Coal company shuts down, town now no longer has water

This isn’t a big story, but it is a story of the consequences of the Obama’s determination to destroy the coal industry. Jobs lost and the “other little things” that go with living in a company town. Once in awhile it’s a good thing to put a face on the misery that is being caused for little or no reason. Especially this time of year.

Residents of Prenter Camp, W.Va. woke up one morning to no showers or tap water. The Boone County township had its water supply shut off with no notice or explanation, and is now uncertain where to turn for a solution.

The water supply used to be guaranteed through a relationship with the local coal mining company, which has since gone out of business. As reported on the Metro News website:

The power bill for the pump house… had always been paid by Patriot Coal. Patriot is now bankrupt and gone. The company which shut off the power this week was ERPS Oil… ERPS is an oil and gas exploration company. [ERPS] paid the bill for a couple of months after Patriot Coal was dissolved, but apparently stopped paying this week.

“If we don’t get some emergency help to get water put back in this is a health concern,” she said. “We can’t take showers, we can’t flush our commode, we’ll need drinking water eventually.  This is something that really needs to be jumped on, but it seems like we’re not getting any help.”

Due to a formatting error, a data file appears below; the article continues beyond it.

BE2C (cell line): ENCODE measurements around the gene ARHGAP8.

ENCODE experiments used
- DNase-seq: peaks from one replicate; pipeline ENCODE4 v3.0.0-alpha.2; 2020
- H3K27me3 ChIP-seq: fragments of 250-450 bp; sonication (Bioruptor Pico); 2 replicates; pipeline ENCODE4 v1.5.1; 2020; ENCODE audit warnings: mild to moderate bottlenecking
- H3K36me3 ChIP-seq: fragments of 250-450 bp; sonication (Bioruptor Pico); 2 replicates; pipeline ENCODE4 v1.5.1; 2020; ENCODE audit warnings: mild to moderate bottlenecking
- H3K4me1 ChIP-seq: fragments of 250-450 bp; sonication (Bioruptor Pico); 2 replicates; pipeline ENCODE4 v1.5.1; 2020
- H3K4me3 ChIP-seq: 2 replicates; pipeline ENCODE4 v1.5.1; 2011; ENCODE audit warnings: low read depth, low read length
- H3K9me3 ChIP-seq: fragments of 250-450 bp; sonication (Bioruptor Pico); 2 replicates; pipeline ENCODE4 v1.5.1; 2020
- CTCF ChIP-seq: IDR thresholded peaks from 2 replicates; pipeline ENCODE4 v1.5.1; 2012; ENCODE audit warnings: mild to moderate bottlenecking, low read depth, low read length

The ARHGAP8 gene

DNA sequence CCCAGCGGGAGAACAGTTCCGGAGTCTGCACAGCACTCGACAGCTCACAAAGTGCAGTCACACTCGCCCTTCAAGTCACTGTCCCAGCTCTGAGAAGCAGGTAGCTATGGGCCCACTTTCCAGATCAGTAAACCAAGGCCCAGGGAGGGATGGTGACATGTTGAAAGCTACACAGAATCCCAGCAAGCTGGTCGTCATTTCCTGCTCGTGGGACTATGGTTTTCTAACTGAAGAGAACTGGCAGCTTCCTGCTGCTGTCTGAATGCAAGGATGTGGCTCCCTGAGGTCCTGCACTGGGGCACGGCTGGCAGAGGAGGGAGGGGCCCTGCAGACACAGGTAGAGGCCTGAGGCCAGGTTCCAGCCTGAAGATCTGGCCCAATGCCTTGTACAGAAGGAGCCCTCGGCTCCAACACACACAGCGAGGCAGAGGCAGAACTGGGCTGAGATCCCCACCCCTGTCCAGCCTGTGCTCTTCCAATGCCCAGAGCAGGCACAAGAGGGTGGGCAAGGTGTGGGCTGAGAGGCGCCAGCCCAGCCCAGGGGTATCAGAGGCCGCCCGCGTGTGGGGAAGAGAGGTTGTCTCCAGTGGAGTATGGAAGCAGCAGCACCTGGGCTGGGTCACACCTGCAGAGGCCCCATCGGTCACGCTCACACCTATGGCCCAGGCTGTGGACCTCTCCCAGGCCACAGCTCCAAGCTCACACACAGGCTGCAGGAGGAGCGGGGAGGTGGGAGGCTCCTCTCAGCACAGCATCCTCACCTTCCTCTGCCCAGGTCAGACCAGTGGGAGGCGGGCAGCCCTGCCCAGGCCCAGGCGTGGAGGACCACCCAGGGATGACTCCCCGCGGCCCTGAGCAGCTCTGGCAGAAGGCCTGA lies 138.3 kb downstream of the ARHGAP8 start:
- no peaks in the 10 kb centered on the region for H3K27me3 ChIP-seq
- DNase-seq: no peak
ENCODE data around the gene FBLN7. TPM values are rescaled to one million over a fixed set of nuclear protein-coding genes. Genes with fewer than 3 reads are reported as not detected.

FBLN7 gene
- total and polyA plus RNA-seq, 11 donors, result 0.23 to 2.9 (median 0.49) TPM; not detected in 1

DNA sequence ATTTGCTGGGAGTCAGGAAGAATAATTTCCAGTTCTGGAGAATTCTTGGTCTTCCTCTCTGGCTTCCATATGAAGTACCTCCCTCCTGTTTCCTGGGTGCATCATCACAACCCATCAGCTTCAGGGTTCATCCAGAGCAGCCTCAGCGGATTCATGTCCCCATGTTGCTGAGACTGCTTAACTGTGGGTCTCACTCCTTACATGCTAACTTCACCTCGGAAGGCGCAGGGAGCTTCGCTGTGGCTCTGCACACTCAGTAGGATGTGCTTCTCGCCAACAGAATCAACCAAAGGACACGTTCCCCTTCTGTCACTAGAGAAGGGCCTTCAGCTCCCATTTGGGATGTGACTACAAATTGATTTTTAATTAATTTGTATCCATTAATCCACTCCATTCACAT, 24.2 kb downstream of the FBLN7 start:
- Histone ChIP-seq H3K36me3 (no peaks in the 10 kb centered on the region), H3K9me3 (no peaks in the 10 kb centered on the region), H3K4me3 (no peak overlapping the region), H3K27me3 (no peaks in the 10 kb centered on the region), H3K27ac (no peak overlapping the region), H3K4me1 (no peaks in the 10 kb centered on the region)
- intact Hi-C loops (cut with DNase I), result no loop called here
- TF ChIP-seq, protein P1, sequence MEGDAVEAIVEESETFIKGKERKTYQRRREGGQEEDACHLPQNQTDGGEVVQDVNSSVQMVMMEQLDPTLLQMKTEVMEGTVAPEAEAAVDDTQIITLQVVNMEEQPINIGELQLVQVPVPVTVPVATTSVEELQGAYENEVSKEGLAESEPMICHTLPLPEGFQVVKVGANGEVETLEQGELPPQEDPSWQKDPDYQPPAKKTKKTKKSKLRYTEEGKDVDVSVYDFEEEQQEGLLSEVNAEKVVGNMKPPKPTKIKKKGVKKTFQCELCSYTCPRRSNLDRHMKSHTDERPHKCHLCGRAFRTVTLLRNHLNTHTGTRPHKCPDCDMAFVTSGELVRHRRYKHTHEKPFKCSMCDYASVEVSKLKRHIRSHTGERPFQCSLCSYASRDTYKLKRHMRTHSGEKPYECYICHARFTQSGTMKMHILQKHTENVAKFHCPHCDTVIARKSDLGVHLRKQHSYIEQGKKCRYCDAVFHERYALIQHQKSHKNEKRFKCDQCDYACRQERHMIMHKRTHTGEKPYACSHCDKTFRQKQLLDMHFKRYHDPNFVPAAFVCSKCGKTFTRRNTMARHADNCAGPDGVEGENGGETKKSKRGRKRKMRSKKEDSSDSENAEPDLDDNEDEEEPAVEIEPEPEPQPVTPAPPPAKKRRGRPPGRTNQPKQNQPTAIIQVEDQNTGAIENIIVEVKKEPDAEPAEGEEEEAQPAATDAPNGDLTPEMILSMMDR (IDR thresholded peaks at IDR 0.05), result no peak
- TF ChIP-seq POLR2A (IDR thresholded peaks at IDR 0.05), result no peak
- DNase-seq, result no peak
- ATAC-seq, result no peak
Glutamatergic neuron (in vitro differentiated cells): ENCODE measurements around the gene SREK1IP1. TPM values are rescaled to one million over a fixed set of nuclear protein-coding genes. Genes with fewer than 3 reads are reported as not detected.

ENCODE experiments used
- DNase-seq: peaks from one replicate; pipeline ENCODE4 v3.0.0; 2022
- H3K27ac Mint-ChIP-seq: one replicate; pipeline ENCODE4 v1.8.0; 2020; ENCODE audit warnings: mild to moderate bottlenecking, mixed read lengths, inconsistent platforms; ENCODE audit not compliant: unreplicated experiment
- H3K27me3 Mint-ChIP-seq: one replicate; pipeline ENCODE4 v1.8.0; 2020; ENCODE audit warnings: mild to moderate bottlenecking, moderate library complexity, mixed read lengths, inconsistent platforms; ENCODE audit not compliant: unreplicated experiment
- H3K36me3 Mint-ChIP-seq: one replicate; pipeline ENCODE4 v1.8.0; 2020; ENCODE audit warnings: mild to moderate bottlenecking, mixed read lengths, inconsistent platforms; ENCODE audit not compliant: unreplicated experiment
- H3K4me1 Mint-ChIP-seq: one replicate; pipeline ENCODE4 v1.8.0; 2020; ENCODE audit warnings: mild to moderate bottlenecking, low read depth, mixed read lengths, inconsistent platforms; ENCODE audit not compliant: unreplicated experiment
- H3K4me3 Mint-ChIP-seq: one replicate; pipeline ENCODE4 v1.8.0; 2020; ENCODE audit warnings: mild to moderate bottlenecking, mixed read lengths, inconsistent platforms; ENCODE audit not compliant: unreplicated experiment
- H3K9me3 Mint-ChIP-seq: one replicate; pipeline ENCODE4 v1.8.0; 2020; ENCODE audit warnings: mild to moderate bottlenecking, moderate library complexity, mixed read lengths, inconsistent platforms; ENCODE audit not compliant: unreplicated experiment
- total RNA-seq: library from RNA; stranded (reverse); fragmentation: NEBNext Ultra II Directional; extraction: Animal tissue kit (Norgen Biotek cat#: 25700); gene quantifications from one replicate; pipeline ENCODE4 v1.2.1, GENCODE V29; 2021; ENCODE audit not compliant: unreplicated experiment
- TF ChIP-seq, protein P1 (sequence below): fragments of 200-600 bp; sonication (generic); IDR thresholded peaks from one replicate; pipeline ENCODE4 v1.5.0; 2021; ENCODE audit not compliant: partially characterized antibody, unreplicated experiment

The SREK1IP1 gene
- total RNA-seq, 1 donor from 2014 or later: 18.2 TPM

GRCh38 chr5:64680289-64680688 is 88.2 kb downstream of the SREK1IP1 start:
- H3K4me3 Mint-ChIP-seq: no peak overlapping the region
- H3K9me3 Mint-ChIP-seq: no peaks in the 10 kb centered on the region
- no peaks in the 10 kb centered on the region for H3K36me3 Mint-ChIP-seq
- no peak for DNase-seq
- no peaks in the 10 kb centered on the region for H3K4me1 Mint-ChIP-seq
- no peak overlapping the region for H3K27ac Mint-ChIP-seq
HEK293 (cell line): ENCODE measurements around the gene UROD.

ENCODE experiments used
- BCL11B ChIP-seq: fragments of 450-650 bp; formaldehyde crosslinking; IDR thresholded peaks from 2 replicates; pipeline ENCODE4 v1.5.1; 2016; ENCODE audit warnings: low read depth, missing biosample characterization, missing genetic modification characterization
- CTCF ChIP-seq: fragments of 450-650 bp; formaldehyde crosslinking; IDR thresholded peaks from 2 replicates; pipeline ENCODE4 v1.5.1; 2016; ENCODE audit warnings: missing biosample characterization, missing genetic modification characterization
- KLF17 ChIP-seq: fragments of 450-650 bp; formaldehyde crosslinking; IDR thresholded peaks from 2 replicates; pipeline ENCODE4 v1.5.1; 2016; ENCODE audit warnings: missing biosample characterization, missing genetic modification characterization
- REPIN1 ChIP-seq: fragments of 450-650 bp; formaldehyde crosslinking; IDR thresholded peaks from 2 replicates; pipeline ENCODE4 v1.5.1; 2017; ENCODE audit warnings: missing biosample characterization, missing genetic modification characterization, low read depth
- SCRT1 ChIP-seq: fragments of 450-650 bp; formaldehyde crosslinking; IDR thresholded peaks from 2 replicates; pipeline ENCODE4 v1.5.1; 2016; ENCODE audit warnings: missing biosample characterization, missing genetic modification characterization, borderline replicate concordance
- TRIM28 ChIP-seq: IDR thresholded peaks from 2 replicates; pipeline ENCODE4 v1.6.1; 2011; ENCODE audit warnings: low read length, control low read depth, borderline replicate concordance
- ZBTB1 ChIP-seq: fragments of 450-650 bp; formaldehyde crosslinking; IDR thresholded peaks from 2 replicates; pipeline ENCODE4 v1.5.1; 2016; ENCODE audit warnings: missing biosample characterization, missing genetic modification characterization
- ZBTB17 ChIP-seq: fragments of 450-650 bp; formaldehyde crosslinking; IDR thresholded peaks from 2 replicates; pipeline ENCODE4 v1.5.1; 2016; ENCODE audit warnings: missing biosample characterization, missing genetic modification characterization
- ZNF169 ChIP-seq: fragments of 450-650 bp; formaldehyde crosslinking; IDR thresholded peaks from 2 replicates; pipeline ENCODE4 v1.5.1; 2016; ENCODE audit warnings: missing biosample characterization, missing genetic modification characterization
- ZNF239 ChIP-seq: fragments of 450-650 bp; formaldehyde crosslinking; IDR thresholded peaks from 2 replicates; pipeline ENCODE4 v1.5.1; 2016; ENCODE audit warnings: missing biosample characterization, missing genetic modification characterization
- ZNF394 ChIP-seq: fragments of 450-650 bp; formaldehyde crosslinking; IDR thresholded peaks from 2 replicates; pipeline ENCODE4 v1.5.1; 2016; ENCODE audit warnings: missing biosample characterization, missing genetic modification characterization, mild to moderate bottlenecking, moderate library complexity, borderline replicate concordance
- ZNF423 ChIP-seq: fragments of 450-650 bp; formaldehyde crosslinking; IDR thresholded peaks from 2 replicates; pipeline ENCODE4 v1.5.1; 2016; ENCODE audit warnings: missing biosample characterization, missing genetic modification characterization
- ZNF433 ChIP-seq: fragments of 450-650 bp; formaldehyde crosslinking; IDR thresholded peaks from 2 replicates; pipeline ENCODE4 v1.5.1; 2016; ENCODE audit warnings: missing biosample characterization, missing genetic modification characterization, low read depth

Read the full story on the Metro News website. H/T:Contractor Mag 

Bonus information why the above is happening. Regulations.

The Daily Caller reports:

An Obama administration official has said that the new clean coal rules could increase electricity prices by as much as 80 percent.
Dr. Julio Friedmann, the deputy assistant secretary for clean coal at the Department of Energy, told House lawmakers that the first generation of carbon capture and storage technology would increase wholesale electricity prices by “70 or 80 percent.”
The Obama administration’s plan to fight global warming includes limiting carbon dioxide from new power plants. In order for new coal-fired power plants to be built, however, they would need to install costly carbon capture and storage (CCS) technology.

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